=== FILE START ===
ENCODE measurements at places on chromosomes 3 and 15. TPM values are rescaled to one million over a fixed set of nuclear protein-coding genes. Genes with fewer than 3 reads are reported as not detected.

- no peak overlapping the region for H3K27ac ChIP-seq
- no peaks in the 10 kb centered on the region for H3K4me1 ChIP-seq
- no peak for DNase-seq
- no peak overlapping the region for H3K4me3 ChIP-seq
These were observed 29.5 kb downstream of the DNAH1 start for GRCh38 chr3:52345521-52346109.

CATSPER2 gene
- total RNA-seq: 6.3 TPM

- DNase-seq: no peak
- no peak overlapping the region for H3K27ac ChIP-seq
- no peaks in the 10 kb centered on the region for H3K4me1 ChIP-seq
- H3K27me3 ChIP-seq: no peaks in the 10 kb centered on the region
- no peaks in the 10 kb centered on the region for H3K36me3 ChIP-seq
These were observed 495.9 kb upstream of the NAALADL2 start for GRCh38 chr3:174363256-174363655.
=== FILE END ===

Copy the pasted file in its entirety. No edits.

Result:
ENCODE measurements at places on chromosomes 3 and 15. TPM values are rescaled to one million over a fixed set of nuclear protein-coding genes. Genes with fewer than 3 reads are reported as not detected.

- no peak overlapping the region for H3K27ac ChIP-seq
- no peaks in the 10 kb centered on the region for H3K4me1 ChIP-seq
- no peak for DNase-seq
- no peak overlapping the region for H3K4me3 ChIP-seq
These were observed 29.5 kb downstream of the DNAH1 start for GRCh38 chr3:52345521-52346109.

CATSPER2 gene
- total RNA-seq: 6.3 TPM

- DNase-seq: no peak
- no peak overlapping the region for H3K27ac ChIP-seq
- no peaks in the 10 kb centered on the region for H3K4me1 ChIP-seq
- H3K27me3 ChIP-seq: no peaks in the 10 kb centered on the region
- no peaks in the 10 kb centered on the region for H3K36me3 ChIP-seq
These were observed 495.9 kb upstream of the NAALADL2 start for GRCh38 chr3:174363256-174363655.